Gun safety campaigns merge to form grassroots approach

background checks

A new gun control campaign backed by $50 million from former New York mayor Michael Bloomberg pledged on Wednesday to focus its efforts outside Washington, claiming to be the first nationwide movement to rival the National Rifle Association.

Despite initial attention on wealthy backers such as Bloomberg and Warren Buffett, leaders of the group, Everytown For Gun Safety, insisted their strategy differs from previous attempts at reform because they would seek to influence politicians through grassroots campaigning rather than primarily by lobbying Congress…

The two groups merging to form Everytown – Mayors Against Illegal Guns and Moms Demand Action for Gun Sense in America – already have 34,000 smaller donors, insisted Feinblatt, who rejects the top-down characterisation of the group by its opponents.

Everytown aims to grow the groups’ combined membership from 1.5m to 2.5m over the next year, through a range of initiatives from a traditional political action committee through to “stroller jams” and “diaper-dumps” outside city hall offices, said Shannon Watts, founder of Moms Demand Action…

A year ago on Thursday, attempts to pass limited background checks on gun buyers fell five votes short of the 60 needed to make progress in the US Senate despite a wave of national revulsion following the Newtown shooting.

All but three of the 45 senators who blocked passage of the bill had received campaign contributions from firearms lobbyists, and they raised record sums from their members and gun manufacturers in the months following Newtown.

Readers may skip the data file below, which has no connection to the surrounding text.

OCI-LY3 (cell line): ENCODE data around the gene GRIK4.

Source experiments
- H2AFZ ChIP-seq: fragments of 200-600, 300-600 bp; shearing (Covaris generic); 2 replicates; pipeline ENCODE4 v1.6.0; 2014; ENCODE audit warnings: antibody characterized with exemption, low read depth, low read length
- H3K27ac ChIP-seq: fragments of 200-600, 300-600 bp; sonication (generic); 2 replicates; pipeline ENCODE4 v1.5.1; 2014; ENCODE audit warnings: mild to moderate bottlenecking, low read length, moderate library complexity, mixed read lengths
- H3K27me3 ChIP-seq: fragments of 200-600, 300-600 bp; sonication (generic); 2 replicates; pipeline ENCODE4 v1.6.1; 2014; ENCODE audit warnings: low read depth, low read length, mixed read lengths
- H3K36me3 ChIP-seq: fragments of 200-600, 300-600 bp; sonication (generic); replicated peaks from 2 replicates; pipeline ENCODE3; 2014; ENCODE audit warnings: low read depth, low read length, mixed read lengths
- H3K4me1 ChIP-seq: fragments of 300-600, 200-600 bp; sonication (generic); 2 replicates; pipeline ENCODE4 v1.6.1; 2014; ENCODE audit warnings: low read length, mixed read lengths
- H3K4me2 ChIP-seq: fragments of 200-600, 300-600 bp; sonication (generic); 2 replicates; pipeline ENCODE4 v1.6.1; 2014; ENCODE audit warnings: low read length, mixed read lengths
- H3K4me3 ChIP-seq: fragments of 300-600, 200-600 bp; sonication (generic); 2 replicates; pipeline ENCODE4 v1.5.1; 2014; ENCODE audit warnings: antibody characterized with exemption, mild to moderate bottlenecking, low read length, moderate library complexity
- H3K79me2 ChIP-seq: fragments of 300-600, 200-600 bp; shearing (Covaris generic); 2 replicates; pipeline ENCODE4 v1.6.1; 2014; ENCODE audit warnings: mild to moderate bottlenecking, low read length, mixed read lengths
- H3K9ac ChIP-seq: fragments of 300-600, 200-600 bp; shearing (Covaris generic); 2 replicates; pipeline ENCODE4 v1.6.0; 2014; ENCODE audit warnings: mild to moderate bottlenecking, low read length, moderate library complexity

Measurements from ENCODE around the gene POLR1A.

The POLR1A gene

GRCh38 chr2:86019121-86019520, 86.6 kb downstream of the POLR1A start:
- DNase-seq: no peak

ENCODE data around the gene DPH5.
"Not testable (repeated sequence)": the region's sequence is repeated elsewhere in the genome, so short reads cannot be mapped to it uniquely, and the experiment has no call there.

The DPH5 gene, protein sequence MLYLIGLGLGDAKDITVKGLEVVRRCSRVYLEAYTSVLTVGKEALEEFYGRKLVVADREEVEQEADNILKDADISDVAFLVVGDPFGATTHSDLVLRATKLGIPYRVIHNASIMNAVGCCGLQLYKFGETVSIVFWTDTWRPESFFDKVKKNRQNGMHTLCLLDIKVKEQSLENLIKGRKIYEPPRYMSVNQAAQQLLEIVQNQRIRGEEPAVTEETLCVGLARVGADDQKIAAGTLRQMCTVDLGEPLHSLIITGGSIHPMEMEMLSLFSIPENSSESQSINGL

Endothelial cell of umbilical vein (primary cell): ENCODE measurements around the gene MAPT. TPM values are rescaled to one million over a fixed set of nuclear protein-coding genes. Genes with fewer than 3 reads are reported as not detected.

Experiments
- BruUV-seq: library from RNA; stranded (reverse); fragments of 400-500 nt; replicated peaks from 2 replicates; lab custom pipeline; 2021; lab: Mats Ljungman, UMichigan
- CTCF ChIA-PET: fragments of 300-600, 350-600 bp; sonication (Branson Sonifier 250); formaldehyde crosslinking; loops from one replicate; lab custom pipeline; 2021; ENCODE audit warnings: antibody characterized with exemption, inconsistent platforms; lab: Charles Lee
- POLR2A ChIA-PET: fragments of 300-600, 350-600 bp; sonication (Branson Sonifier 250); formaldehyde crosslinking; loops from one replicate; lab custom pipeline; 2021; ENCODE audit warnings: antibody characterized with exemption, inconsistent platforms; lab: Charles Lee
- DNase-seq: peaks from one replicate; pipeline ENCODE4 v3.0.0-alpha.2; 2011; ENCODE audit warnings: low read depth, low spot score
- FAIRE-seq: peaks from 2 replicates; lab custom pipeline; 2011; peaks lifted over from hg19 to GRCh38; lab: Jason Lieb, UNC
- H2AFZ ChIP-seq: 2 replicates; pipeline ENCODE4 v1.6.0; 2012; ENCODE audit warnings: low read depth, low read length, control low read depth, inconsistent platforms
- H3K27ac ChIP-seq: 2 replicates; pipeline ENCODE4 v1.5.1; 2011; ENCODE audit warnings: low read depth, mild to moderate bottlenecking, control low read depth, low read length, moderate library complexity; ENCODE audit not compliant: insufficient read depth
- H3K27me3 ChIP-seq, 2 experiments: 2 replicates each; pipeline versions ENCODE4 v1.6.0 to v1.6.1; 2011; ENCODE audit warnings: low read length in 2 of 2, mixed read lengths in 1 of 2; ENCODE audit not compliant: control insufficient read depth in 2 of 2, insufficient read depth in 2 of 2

But senators who voted against last year’s background check bill, particularly four rebel Democrats, fear the negative political consequences of crossing the NRA far more than direct campaign contributions.

Some of this is due to spending on attack ads against reformers running in conservative states, but Everytown concedes much of it is also due to the effective political mobilisation of gun rights campaigners.

The ideologues who think they can maintain their position of prominence and control of political hacks – Congressional and closer to home – are whistling in the dark. If they had brains to match their hubris they might look around their Conservative Fortress and wonder what ever happened to the George Wallace Brigade, the Birchers who pledged a battle to the death against miscegenation, the much larger Legions of Christian Wrath defending biblical definitions of marriage [other than polygamy, ahem]?

Will the conflict between good sense and regulation for safe ownership of firearms on one hand versus nutball fanatics who believe every felon has as much right to a gun as the cops trying to arrest them – last for years? You betcha. In the end, will generations growing up in mainly urban and urbane America find politics which needs a Beretta to have balls, an Uzi to protect a uterus – to be nothing more than demented? You betcha.

That’s the confidence side of my cynicism.

2 thoughts on “Gun safety campaigns merge to form grassroots approach

  1. drugsandotherthings says:

    not a comment on your post per se but a thought on the image…

    I wonder how much of this difference actually has to do with background checks- and how much has to do with the mentality of the populace in states that either demand, allow, or forbid their local government to pass such laws.

    • eideard says:

      Poisonally, I would say they’re all part of the same process – implying some uniformity. I’ve lived and worked in four adjoining states here in the Southwest that have very similar gun laws, access. Very different cultural features defining life in these states.

      Over the last few decades I think the numbers defined by guns as the final step in breaking up personal relationships are about the same in all four states.

      Availability and access are still prime. The guns are always at hand even though cultural context varies a lot.

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